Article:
What structural units make up ionic solids?

1 Answer
Jul 31, 2017

A typical ionic solid consists of a geometric array of ions, alternating between the cation and anion:


It is for this reason why it is generally inappropriate to call a single unit of an ionic compound a "molecule", which usually implies a covalent bond. Instead, an individual unit (one cation, one anion) is called a formula unit (in the image above, it is #"NaCl"#, sodium chloride).

The electrostatic attractions between oppositely-charged ions (#"Na"^+# and #"Cl"^-#) are what hold the structure in tight formation.

When an ionic compound is placed in water, the ionic compound generally dissociates into its component ions via the polarity of water molecules; the positive end of several water molecules (the #"H"^+# end) attract and surround the negatively-charged anion, and vice versa for the cation.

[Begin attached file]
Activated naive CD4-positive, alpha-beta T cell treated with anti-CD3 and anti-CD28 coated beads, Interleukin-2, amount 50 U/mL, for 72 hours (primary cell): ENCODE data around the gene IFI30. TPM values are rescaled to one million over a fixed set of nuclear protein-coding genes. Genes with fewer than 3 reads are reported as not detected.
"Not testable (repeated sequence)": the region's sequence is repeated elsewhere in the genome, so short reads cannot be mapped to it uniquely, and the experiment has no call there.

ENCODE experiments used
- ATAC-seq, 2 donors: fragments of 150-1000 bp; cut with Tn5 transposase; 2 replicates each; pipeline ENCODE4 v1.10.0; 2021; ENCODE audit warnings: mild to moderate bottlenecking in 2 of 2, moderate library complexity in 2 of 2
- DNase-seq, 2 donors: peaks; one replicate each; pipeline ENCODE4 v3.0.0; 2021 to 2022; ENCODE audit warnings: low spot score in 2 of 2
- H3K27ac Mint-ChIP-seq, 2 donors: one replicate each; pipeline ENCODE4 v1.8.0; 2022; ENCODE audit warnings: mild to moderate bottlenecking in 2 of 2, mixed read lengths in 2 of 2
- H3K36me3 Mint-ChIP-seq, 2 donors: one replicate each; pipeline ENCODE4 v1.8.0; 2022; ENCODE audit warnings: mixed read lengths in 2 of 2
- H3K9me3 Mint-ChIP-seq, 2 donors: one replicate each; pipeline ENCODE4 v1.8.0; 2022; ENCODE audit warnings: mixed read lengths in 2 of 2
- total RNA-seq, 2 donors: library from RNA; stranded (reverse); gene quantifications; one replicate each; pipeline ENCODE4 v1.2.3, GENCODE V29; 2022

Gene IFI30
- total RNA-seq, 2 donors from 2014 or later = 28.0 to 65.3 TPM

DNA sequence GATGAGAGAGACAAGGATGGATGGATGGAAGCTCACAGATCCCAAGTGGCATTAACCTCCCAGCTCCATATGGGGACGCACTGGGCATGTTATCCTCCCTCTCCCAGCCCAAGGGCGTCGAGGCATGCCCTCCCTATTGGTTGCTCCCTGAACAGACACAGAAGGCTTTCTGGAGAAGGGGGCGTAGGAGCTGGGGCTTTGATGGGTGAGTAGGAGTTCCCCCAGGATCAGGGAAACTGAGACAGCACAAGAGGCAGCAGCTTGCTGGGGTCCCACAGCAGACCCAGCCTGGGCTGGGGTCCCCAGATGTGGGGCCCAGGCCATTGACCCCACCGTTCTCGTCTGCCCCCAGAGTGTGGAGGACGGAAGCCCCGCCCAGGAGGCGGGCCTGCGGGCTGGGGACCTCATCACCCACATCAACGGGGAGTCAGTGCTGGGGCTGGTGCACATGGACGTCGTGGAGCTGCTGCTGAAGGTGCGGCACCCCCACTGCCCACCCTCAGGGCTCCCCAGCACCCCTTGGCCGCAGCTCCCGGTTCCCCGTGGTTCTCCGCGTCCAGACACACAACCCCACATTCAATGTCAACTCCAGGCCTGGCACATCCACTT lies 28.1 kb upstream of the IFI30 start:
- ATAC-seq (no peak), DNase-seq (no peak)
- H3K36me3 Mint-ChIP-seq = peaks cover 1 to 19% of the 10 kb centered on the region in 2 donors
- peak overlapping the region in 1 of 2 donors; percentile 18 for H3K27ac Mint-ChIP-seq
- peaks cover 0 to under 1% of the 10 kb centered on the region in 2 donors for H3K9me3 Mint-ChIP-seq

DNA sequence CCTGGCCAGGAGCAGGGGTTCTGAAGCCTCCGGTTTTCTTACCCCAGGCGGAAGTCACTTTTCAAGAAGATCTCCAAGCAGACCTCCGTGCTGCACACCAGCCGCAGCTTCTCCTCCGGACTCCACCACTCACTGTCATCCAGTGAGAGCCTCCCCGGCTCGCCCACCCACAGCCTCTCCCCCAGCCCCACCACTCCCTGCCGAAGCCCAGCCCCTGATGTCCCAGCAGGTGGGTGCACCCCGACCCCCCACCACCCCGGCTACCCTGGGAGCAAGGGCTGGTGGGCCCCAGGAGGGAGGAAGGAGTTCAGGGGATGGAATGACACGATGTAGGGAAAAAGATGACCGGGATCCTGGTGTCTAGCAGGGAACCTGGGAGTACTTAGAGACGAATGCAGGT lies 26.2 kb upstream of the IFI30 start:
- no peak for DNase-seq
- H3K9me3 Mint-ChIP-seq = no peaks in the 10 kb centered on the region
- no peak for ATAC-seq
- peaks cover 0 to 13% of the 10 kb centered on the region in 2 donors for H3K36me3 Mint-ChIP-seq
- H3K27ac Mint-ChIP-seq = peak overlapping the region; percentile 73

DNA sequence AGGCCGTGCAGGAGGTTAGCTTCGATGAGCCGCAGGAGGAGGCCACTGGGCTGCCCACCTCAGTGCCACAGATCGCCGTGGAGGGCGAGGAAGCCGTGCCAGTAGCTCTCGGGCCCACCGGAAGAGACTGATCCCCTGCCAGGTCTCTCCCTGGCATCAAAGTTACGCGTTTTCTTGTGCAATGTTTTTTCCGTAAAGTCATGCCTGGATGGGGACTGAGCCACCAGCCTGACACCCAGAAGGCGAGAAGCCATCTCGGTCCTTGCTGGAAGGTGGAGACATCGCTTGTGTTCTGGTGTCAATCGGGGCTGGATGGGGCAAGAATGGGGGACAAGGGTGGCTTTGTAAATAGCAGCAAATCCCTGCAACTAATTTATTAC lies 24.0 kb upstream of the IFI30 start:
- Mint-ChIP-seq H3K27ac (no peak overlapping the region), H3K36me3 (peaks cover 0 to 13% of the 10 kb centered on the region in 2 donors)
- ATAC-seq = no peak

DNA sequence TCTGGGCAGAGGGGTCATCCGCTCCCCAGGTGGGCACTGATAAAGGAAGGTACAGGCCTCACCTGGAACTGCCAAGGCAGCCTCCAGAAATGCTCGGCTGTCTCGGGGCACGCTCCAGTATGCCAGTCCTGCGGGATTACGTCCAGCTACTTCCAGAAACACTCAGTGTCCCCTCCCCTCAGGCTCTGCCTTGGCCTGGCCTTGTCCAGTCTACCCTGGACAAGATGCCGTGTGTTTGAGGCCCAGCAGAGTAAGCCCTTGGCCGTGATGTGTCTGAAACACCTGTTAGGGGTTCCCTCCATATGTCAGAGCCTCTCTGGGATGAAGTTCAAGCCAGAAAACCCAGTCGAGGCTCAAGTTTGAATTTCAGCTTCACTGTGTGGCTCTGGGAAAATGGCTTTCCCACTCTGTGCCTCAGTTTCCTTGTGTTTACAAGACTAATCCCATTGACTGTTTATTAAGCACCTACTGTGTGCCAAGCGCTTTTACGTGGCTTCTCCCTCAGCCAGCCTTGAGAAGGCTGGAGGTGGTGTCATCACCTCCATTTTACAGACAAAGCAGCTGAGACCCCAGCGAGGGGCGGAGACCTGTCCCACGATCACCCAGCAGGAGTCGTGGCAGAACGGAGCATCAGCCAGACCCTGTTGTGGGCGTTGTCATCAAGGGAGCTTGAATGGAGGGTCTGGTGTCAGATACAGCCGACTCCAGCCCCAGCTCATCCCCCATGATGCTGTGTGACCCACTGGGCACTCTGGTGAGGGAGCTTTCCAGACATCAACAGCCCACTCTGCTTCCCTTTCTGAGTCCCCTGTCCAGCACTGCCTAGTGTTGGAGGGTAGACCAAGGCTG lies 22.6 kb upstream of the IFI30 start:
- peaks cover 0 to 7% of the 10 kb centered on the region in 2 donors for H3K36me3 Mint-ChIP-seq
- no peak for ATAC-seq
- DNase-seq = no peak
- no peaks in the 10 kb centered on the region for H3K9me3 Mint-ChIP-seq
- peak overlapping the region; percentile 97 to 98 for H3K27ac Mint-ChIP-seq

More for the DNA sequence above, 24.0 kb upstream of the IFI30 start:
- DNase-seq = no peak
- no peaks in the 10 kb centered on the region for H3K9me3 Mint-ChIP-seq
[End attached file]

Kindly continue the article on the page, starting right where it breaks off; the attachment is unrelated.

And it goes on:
This process is called solvation:


Notice how the negative end of the water molecule (oxygen end, symbol #delta^-#) envelops the #"Na"^+# cation, and the positive end of the water molecule (hydrogen end, symbol #delta^+#) envelops the #"Cl"^-# anion.

  • So what structural units comprise an ionic solid?

Possibly the ions themselves!